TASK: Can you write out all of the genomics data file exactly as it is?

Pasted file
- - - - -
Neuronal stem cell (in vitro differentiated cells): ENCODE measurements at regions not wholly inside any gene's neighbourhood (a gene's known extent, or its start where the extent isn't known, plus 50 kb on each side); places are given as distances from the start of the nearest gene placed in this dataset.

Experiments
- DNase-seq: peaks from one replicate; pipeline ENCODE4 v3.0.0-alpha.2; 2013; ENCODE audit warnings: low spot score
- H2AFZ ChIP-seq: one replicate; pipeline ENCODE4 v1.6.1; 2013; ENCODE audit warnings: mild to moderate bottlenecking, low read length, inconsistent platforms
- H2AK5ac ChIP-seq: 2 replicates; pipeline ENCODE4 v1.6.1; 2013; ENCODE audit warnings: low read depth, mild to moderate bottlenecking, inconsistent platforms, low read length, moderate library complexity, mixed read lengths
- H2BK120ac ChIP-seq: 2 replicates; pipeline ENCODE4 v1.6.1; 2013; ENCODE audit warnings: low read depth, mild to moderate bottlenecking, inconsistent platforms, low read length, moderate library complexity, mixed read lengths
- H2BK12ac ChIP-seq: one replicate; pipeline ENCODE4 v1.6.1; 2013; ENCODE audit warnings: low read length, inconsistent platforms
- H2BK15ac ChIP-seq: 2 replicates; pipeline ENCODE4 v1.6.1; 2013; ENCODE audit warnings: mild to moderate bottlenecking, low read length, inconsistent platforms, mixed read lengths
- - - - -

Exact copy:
Neuronal stem cell (in vitro differentiated cells): ENCODE measurements at regions not wholly inside any gene's neighbourhood (a gene's known extent, or its start where the extent isn't known, plus 50 kb on each side); places are given as distances from the start of the nearest gene placed in this dataset.

Experiments
- DNase-seq: peaks from one replicate; pipeline ENCODE4 v3.0.0-alpha.2; 2013; ENCODE audit warnings: low spot score
- H2AFZ ChIP-seq: one replicate; pipeline ENCODE4 v1.6.1; 2013; ENCODE audit warnings: mild to moderate bottlenecking, low read length, inconsistent platforms
- H2AK5ac ChIP-seq: 2 replicates; pipeline ENCODE4 v1.6.1; 2013; ENCODE audit warnings: low read depth, mild to moderate bottlenecking, inconsistent platforms, low read length, moderate library complexity, mixed read lengths
- H2BK120ac ChIP-seq: 2 replicates; pipeline ENCODE4 v1.6.1; 2013; ENCODE audit warnings: low read depth, mild to moderate bottlenecking, inconsistent platforms, low read length, moderate library complexity, mixed read lengths
- H2BK12ac ChIP-seq: one replicate; pipeline ENCODE4 v1.6.1; 2013; ENCODE audit warnings: low read length, inconsistent platforms
- H2BK15ac ChIP-seq: 2 replicates; pipeline ENCODE4 v1.6.1; 2013; ENCODE audit warnings: mild to moderate bottlenecking, low read length, inconsistent platforms, mixed read lengths